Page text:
exponentiation

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ex·po·nen·ti·a·tion

 (ĕk′spə-nĕn′shē-ā′shən)
n. Mathematics
The act of raising a quantity to a power.
American Heritage® Dictionary of the English Language, Fifth Edition. Copyright © 2016 by Houghton Mifflin Harcourt Publishing Company. Published by Houghton Mifflin Harcourt Publishing Company. All rights reserved.

exponentiation

(ˌɛkspəˌnɛnʃɪˈeɪʃən)
n
(in a mathematical equation) the use of an exponent to raise the value of the base number to a power
Collins English Dictionary – Complete and Unabridged, 12th Edition 2014 © HarperCollins Publishers 1991, 1994, 1998, 2000, 2003, 2006, 2007, 2009, 2011, 2014

ex•po•nen•ti•a•tion

(ˌɛk spəˌnɛn ʃiˈeɪ ʃən)

n.
the raising of a number to any given power.
[1900–05]
Random House Kernerman Webster's College Dictionary, © 2010 K Dictionaries Ltd. Copyright 2005, 1997, 1991 by Random House, Inc. All rights reserved.
ThesaurusAntonymsRelated WordsSynonymsLegend:
Noun1.exponentiation - the process of raising a quantity to some assigned power
mathematical operation, mathematical process, operation - (mathematics) calculation by mathematical methods; "the problems at the end of the chapter demonstrated the mathematical processes involved in the derivation"; "they were learning the basic operations of arithmetic"
Based on WordNet 3.0, Farlex clipart collection. © 2003-2012 Princeton University, Farlex Inc.
References in periodicals archive ?
Demand elasticity was derived by fitting both group and individual data to the exponentiated version of Hursh and Silberberg's (2008) exponential demand equation developed by Koffarnus, Franck, Stein, and Bickel (2015) using least squares nonlinear regression performed with the Solver function in Microsoft Excel 2016:
Both panels depict exponentiated regression coefficients for the metric R in our Weibull regression models [exp([[alpha].sub.1])].
(2013) proposed a generalization for the Gumbel model using the so-called exponentiated generalized (EG) class of distributions defined by the cdf expressed as Equation 2:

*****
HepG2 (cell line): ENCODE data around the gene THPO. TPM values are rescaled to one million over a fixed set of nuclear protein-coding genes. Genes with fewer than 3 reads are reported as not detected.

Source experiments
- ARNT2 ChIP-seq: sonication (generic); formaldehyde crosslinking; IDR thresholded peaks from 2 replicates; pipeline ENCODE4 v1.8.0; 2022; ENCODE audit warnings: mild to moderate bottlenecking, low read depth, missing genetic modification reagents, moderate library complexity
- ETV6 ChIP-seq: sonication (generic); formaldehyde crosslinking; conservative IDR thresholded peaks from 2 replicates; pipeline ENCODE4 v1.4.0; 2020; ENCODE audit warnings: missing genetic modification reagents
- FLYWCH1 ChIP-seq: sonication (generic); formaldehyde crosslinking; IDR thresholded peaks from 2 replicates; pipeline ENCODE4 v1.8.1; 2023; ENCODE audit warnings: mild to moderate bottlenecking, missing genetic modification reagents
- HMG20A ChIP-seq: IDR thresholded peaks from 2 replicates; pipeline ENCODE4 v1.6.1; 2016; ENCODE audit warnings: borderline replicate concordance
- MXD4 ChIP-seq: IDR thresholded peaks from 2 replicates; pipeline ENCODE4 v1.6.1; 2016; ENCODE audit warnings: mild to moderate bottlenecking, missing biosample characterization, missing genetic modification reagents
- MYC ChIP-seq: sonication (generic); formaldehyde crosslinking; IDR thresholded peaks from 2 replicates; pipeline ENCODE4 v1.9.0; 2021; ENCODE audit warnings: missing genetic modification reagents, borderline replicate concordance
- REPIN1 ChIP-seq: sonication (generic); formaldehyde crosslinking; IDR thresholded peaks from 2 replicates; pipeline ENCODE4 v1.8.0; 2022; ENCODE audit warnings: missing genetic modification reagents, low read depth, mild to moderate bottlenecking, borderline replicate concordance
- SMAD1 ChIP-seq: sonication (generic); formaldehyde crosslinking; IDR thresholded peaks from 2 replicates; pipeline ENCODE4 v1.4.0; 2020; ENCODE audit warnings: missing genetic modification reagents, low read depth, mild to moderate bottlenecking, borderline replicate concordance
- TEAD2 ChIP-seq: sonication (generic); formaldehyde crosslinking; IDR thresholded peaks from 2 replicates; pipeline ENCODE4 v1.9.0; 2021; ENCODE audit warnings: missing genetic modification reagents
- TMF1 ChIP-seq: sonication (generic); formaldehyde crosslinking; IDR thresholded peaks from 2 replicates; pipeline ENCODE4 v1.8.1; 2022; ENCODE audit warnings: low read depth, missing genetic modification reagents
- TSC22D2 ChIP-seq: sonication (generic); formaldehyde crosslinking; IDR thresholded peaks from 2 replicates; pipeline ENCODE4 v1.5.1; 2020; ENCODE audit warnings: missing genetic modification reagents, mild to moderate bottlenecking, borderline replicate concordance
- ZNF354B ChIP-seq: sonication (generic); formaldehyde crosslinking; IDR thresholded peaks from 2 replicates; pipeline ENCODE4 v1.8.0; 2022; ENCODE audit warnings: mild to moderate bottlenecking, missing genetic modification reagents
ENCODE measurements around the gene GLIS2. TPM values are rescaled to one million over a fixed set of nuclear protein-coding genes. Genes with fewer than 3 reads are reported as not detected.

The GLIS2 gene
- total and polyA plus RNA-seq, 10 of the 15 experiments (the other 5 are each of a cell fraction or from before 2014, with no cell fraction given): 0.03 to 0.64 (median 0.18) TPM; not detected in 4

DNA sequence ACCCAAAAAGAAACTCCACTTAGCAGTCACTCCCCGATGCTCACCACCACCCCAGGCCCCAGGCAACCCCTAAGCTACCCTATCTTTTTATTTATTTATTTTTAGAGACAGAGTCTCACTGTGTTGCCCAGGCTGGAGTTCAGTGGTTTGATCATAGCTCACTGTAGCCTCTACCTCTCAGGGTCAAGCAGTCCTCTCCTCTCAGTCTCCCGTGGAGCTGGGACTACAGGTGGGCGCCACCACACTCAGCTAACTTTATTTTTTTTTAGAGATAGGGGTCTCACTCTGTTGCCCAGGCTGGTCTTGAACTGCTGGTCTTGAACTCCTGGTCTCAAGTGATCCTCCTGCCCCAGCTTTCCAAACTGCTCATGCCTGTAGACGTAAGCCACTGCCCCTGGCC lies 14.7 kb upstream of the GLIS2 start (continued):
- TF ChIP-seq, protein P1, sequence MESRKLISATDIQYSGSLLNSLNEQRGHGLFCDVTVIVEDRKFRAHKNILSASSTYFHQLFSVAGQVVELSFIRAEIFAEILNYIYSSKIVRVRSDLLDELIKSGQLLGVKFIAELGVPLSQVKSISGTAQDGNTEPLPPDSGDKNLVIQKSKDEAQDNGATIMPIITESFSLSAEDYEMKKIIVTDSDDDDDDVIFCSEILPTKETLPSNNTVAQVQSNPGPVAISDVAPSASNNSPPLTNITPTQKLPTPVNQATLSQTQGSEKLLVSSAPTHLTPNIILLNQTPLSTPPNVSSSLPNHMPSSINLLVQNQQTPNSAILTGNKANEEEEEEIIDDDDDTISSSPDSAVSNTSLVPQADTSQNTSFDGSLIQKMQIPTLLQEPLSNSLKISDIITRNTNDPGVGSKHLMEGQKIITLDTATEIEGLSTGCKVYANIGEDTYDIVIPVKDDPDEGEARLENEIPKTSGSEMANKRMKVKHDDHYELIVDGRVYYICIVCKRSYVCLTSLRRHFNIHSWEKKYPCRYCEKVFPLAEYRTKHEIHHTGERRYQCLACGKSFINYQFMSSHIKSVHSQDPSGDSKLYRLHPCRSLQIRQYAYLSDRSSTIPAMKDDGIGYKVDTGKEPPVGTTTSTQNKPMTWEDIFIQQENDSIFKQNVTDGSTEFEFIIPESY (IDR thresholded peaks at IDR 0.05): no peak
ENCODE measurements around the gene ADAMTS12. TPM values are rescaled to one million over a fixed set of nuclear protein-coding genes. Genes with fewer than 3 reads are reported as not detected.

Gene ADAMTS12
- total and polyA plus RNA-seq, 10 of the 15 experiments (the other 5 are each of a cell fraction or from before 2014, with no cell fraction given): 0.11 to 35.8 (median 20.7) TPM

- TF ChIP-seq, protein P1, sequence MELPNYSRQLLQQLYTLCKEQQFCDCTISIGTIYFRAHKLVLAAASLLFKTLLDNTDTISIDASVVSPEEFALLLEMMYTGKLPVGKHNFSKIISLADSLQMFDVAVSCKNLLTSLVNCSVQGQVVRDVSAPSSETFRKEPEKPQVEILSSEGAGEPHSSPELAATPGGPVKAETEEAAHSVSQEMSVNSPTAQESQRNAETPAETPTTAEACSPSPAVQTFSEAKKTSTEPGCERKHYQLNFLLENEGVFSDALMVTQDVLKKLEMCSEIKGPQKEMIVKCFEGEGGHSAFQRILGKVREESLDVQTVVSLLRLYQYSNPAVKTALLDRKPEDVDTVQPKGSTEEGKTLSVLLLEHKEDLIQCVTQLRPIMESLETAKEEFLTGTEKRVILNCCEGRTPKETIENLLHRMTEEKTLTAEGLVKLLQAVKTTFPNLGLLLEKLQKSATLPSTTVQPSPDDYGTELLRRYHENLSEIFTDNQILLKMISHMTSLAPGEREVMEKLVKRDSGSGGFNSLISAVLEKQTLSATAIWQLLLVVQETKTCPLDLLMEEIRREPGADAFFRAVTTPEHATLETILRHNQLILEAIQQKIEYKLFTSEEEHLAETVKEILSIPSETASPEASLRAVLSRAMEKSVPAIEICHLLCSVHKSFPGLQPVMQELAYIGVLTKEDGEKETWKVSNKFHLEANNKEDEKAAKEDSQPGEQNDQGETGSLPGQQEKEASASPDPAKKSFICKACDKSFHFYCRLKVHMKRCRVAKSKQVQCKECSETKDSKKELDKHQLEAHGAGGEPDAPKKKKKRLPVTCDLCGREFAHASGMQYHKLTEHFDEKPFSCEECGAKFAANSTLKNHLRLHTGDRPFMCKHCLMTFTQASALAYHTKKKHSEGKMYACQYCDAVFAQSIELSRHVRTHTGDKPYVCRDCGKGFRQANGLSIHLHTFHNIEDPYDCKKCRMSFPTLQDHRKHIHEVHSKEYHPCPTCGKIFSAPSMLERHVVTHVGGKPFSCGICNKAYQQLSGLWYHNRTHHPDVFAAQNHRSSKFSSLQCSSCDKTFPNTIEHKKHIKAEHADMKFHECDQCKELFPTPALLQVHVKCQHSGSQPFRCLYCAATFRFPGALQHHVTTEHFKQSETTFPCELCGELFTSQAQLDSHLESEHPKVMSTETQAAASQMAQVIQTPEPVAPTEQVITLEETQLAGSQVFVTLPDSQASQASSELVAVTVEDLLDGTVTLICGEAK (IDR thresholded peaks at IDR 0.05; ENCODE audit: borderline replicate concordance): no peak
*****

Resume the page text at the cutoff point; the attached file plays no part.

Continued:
Since the log odds may have little intuitive meaning, the exponentiated coefficients (risk ratios) are also presented and discussed.
= government assistance; [B.sup.e] = Exponentiated parameter to interpret odds ratio.
Exponentiated regression coefficients from the negative binomial models (mean ratios, or MR) represent the relative difference in the outcome score with a one-unit increase in the predictor.
The logit coefficients are exponentiated in order that they can be interpreted as log-odds ratios (so a value of one represents a null result).
Therefore, the odds ratio is the ratio of the odds, which simplifies to the exponentiated coefficient.
The distributions considered are the gamma-Weibull distribution [14], generalized Weibull (GW) distribution [15], exponentiated Weibull (EW) distribution [16], Marshall-Olkin Weibull (MOW) distribution [17], and the extended Poisson-Weibull (EPW) distribution [18].
the matrix [A.sup.*.sub.I] (t) commutes with its integral and may thus be exponentiated trivially.
Some of these methods include Weibull-G [1], odd generalized exponential family [2], odd Lindley-G family [3], Topp-Leone odd log-logistic-G family [4], odd Burr-G family [5], odd Frechet-G family [6], odd gamma-G family [7], transformed-transformer method [8], exponentiated transformed-transformer method [9], exponentiated generalized transformed-transformer method [10], alpha power transformed family [11 ], alpha logarithmic transformed family [12], Kumaraswamy-G family [13], beta-G family [14], Kumaraswamy transmuted-G family [15], transmuted geometric-G family [16], and beta extended Weibull family [17].
Coefficients were reported as exponentiated so they can be interpreted as a multiplicative increase.